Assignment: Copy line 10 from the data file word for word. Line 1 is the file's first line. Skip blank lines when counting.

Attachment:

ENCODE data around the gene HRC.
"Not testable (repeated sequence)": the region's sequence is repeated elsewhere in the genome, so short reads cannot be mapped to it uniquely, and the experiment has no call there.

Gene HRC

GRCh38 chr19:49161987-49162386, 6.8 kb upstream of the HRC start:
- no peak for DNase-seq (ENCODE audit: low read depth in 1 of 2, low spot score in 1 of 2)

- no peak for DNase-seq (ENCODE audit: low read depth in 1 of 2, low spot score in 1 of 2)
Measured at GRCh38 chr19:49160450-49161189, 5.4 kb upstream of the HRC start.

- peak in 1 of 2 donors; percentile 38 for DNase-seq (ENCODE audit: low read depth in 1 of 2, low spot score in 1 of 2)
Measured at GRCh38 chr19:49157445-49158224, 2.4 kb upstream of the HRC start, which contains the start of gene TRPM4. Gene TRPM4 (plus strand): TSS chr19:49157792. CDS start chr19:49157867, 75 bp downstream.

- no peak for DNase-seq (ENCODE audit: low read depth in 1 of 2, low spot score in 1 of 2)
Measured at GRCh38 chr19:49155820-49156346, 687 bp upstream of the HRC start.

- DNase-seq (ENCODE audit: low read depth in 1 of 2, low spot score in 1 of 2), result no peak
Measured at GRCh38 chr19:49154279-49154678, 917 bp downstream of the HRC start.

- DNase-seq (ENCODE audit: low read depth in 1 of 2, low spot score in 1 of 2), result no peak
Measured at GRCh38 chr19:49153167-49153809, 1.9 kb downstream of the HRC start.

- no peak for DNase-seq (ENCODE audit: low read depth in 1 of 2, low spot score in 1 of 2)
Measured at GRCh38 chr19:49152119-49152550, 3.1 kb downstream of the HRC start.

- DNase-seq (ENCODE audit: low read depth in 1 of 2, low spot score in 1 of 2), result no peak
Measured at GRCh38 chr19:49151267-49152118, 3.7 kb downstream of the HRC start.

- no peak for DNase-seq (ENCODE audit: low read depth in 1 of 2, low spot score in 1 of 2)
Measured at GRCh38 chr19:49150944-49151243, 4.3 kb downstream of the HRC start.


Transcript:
- no peak for DNase-seq (ENCODE audit: low read depth in 1 of 2, low spot score in 1 of 2)